Abraham Lincoln

Battle of Wilson's Creek, 10th August 10, 1861 (c.1893)

What did the violence in the bloodiest conflict in US history yield in the postwar era?

Richard Nixon

The contrast between Abraham Lincoln and presidential candidate Donald Trump could hardly be more striking. Yet both men can be placed within the continually evolving politics of the Grand Old Party, argues Tim Stanley.

Jefferson Davis in 1861

Arnold Whitridge on the former Senator from Mississippi, who led the Government of the South during the Civil War in the United States.

Bombardment of Fort Sumter by Currier & Ives (1837–1885).

Taking a historiographical angle, Marcus Cunliffe describes how, in 1861, the American federal experiment broke down, and there ensued the greatest and most hard-fought of modern wars before that of 1914.

The capture of New Orleans, 24 April 1862.

The American Civil War was not a simple struggle between slaveholders and abolitionists, argues Tim Stanley.

Fort Sumter, 1861, flying the Confederate flag

One of the founder members of the Confederacy seceded from the United States on 20 December 1860.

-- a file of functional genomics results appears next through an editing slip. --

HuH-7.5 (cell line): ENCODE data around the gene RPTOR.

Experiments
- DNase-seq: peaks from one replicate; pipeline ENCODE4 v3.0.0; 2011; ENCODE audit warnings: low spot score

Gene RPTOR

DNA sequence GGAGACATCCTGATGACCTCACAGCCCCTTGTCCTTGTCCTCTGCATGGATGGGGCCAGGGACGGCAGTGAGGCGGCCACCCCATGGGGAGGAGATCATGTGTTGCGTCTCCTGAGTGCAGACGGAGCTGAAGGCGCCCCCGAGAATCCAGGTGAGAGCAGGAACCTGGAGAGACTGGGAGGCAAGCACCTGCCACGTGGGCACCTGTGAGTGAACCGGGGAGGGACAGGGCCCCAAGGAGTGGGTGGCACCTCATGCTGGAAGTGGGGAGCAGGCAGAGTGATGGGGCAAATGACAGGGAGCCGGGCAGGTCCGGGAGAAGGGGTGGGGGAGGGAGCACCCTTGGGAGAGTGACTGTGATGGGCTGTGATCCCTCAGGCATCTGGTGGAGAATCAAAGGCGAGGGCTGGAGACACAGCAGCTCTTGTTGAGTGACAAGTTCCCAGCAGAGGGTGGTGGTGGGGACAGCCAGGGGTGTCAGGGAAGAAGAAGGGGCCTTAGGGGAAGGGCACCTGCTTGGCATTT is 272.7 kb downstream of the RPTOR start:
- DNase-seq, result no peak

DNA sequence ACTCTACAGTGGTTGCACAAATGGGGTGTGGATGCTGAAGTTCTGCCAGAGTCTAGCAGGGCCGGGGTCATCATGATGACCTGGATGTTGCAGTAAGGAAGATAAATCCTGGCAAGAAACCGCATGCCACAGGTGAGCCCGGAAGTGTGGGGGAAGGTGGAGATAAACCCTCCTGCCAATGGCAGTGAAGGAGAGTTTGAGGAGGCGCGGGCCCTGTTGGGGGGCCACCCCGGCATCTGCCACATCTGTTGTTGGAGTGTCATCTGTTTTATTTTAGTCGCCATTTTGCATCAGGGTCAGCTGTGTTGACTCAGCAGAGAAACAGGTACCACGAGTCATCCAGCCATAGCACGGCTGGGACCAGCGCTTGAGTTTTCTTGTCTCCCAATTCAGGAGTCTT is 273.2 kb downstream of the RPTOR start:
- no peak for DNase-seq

W. E. B. Du Bois, co-founder of the NAACP, in 1918

John Kirk charts the progress of the civil rights movement through its most prominent body, the NAACP.

Composite image of portrait photographs of Abraham Lincoln and Stephen Douglas

The last of seven debates between the two Senate candidates took place on October 15th, 1858.

'The Monitor and Merrimac: The First Fight Between Ironclads', a chromolithograph of the Battle of Hampton Roads, produced by Louis Prang & Co., Boston

Gervase Phillips points out the limitations in a common interpretation.

John Spicer judges that slavery was the key factor in producing the conflict.